Alexander McNabb

Return to Sharjah: My Personal Fuel Crisis

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We are blessed in Northern Sharjah in that we are surrounded by ADNOC and Emarat petrol stations – the closure of every EPPCO and ENOC station in the Northern Emirates has hitherto had no practical affect on our lives.

Until I left Dubai yesterday with no petrol. I didn’t realise until we’d hit ‘murder mile’, the road that links Dubai to Sharjah. We had travelled 30km with the petrol light on (I always zero the trip when it comes on so I know I’ve got 30km to get petrol in), which was not good news. I have once travelled 32km without petrol but I’m far too scared of running out to ever push it further than that.

There are two reasons why running out of petrol is a major fear factor. My first, and principle, reason is that I could never live with myself for running out of petrol whilst driving in one of the world’s major oil producing countries. The second is that running out of petrol means getting a taxi and then finding an open petrol station. Now, in the UK I know they all sell nice red fuel cans. I have never seen one on sale here and don’t know where I’d get a suitable container from. I’ve seen petrol sloshed into all manner of odd containers at petrol stations, but I’ve never seen an actual petrol container used. The prospect of having to dance around trying to find a spare container at least marginally fit for purpose doesn’t fill my heart with stuff.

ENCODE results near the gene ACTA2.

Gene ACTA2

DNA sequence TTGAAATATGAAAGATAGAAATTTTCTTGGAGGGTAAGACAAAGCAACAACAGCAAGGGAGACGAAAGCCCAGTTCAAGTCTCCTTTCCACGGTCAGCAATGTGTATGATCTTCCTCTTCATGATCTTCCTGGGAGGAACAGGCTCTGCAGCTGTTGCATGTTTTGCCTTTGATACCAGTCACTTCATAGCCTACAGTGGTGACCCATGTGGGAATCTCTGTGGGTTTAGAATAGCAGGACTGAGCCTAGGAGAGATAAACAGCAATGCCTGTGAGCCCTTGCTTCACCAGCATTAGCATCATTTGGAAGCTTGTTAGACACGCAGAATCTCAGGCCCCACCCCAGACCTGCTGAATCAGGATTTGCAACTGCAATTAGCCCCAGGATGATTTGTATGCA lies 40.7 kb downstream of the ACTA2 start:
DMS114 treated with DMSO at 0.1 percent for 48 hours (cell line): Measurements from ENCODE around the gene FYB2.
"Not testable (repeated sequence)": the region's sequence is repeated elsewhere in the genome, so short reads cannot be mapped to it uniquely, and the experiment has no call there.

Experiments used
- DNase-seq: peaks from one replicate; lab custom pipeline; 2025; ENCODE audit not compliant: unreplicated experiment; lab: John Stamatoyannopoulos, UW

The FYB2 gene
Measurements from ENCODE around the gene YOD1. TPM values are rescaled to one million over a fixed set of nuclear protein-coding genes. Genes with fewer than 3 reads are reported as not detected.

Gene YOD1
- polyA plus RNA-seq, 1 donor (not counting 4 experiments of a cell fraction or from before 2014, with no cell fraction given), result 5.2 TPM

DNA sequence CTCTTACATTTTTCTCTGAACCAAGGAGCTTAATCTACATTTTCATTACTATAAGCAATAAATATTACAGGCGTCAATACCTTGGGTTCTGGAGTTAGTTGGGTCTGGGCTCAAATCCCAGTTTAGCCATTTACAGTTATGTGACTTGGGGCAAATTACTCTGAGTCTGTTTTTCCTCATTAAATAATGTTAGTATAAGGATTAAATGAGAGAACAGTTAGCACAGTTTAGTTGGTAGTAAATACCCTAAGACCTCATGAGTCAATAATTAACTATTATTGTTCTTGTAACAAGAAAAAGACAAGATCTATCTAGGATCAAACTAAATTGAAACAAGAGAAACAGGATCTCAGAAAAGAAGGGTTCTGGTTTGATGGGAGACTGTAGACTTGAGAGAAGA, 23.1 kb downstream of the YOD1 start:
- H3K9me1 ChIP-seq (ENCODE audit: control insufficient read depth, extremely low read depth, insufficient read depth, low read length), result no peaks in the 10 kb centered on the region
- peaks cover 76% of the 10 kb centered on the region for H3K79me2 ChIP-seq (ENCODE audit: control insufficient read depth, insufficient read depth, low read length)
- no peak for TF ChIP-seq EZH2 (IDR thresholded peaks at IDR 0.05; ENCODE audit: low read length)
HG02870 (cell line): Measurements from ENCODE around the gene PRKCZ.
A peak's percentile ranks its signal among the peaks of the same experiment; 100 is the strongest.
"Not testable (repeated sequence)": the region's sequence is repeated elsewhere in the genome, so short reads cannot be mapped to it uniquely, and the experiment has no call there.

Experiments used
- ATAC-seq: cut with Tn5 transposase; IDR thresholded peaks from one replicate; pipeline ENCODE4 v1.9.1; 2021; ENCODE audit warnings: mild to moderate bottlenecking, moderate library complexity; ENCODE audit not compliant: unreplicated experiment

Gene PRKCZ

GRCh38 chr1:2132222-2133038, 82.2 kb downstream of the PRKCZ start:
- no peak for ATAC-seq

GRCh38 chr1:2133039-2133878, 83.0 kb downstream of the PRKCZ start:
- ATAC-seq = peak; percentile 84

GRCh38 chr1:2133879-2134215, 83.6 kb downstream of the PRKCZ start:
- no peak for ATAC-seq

I have only run out petrol once before in my life, and that was on purpose. The publishing company I worked for in the mid-eighties had gone bust following an acrimonious boardroom putsch and The Evil Receivers had demanded the prompt return of my company car. They got it too – empty from driving around the building and coasted nicely to its parking spot after the engine had died. (I still have the cheque for 67p from them in settlement of hundreds of pounds of outstanding expenses).

Of course, southern Sharjah is the land of EPPCO and ENOC. Driving around, pricked by increasing desperation I started to realise just how this whole closure thing must be hacking a load of people off – the odometer kept ticking as we tried to head towards where we knew there was an Emarat station (but which I had no hope of reaching before the inevitable cough of a dying Pajero was heard). 34km, 40km and by now my hands were sweating. I have never seen so many EPPCO and ENOC stations in my life. They seemed to be around every street corner. And then, at last, at 43km, an Emarat station hoved into view, with cars cascading down onto the street as they queued and jostled for fuel.

It did rather leave me wishing fervently that ADNOC would hurry up and take ’em all over…

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